His text * is an interesting read, still after five hundred years.

* I used : HERBERSTEIN, Sigmund von : Das alte Rußland. In Anlehung an die älteste deutsche Ausgabe aus dem Lateinischen übertragen von Wolfram von den STEINEN. Mit einem Nachwort von Walter LEITSCH. Unter herausgeberischer Mitarbeit von Paul KÖNIG. 2. Auflage Zürich 1985 (Manesse Bibliothek der Weltgeschichte) (Rerum Moscoviticarum commentarii).
LEITSCH (1926-2010) was an Austrian professor of history at the university of Vienna, I used his Nachwort / postface.

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11 thoughts on “If You Write It, They Will Read It

  1. Fascinating! I found this: Notes upon Russia, the English translation of Herberstein’s book by Richard Henry Major, with a long preface; vol. 1 online after reading your post. It’s just what I need to distract me today! xoxoox

  2. Wonderful coincidence, Savannah dearest – one of those that make one think that there are no “coincidences” or alleatorical contingencies, but only things that are meant to happen and interlock : I finally write about Herberstein & you find something to read while you cure the dreadful cold. I perceive this as satisfying.

    P.S.
    I see that it is published by the Hakluyt Society – a great source for travelling literature.

  3. How fascinating! I’m always impressed by diplomats, trying to balance and maneuver the challenges of dealing with different countries and cultures. And they get to travel and experience new things and see new places.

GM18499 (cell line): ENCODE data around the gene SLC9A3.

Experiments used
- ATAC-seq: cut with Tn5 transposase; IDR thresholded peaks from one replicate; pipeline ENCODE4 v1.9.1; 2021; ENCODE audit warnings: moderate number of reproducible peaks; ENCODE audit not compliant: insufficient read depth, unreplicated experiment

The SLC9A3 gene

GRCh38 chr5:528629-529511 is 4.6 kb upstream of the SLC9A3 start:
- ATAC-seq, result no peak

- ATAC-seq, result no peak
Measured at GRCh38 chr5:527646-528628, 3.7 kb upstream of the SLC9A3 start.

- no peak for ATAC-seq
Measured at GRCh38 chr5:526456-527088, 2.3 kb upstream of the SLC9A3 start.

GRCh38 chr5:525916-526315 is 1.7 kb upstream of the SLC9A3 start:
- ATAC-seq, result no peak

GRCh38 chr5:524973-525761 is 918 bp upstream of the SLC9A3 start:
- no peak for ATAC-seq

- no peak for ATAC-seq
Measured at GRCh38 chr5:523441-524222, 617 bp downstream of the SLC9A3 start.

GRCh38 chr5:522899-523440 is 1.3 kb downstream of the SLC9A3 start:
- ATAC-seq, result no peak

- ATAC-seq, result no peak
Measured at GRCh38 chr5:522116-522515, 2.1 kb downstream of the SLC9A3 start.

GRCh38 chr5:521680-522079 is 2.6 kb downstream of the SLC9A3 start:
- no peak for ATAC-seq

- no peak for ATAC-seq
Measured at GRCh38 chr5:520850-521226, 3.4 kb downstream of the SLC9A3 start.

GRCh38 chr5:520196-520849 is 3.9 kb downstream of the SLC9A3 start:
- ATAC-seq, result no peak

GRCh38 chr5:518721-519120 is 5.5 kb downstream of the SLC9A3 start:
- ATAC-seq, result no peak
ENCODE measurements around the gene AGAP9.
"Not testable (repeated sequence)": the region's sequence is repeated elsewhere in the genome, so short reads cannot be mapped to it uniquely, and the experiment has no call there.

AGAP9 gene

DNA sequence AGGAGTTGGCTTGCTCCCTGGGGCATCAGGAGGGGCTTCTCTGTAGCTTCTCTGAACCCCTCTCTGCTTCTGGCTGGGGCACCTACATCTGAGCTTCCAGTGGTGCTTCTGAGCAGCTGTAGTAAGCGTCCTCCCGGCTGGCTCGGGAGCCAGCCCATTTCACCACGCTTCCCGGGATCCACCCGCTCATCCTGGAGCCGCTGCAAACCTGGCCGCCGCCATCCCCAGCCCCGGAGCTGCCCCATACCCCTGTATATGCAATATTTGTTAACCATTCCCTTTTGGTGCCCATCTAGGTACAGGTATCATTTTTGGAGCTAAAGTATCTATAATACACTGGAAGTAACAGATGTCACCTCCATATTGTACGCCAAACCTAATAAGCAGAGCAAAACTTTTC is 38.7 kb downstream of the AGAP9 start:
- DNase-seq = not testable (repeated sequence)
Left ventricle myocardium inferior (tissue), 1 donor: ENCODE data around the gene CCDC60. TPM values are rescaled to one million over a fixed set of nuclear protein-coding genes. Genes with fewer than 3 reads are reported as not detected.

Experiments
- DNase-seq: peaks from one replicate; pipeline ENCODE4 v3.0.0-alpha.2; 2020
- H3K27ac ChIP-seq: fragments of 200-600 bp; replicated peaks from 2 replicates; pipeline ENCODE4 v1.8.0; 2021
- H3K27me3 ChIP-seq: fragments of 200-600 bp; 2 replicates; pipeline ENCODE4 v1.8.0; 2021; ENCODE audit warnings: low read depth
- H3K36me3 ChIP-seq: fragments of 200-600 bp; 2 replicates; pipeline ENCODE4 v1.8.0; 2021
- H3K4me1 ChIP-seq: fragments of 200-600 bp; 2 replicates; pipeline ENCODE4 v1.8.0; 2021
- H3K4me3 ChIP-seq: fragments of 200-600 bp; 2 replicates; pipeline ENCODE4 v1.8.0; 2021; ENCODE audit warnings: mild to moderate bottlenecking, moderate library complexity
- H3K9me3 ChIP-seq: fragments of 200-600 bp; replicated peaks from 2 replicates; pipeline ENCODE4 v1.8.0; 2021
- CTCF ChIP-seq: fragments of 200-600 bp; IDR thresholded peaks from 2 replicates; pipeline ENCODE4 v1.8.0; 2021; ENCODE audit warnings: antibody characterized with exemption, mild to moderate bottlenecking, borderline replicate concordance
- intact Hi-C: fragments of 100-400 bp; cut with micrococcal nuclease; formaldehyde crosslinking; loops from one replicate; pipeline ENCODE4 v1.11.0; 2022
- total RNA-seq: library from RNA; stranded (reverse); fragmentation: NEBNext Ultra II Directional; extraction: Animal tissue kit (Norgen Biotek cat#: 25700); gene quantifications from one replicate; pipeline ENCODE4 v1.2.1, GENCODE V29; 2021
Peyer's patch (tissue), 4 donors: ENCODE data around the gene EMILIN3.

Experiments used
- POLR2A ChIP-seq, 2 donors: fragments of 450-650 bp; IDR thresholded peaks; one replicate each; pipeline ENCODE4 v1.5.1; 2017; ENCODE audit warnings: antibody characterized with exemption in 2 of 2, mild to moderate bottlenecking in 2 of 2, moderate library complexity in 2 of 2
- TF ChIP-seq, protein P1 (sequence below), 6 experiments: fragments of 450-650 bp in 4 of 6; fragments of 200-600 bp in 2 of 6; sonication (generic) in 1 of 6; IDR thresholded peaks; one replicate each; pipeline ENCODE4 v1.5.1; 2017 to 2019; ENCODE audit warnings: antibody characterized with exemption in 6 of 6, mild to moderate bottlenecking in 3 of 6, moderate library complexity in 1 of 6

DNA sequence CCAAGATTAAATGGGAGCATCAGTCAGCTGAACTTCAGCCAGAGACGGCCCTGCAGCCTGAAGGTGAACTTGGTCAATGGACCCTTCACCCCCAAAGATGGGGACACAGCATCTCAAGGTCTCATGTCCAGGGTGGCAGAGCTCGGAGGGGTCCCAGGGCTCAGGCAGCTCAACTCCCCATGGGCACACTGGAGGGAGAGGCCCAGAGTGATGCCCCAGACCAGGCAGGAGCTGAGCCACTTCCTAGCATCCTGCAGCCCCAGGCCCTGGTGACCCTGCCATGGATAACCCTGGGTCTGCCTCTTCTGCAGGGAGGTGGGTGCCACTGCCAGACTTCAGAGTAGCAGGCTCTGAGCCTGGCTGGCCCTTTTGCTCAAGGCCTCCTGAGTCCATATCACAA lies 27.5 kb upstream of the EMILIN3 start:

4. It is the time when this starts LẌ. Earlier generations of rulers could more or less ignore what happened East of Cracow. In the 16th century the Osmans may have known more, and the Suedes – but both languages were not very common. And if descriptions of land people culture existed they were not necessarily printed and circulated.
    Russia opens over the following generations, comes in contact with the West, defines interests in this region, and becomes a major player in European politics. And when Sophie Auguste Friederike finally becomes Empress two hundred and fifty years later this process reaches a kind of climax.

    In those days still a real adventure Eroswings. Herberstein and Co nearly drowned through the spring floods when they had to travel on horseback. BTW the picture that is always reproduced showing him in a giant “Russian” frock or overcoat : This thing was a gift from the Czar, and was terribly expensive because it was made from finest fur. This thing guaranteed survival when one had to travel in winter on sledges. One could admittedly not move around, but carried a kind of house with oneself that protected against the killing cold.
    Thank you, just played around a bit.

  5. Frohe Ostern! The account of old Sigismund is very interesting. He was a well traveled man. I also read that he wrote tsar as czar. Little random trivia bits that are fascinating.

  6. Herberstein obviously had something about him to continue in his post after his first two missions weren’t exactly a stellar success. I am almost taken to search out that English translation Savvy mentioned. Almost. Instead, I am going to have an early night – back to work tomorrow 😦

  7. Some people could reach old age even in the 16th century. Others, like some Emperors, died well before sixty. But the “average” inhabitant of a city or one who is living on the country … fifty would seem as a good age, Melanie.

    Frohe Ostern LẌ !

    HA – finally something that drives you out of the woodwork, dear FOAM !

    Yes – one could say that selling his first failings as successes qualified him for the office, dear IDV. Ach work …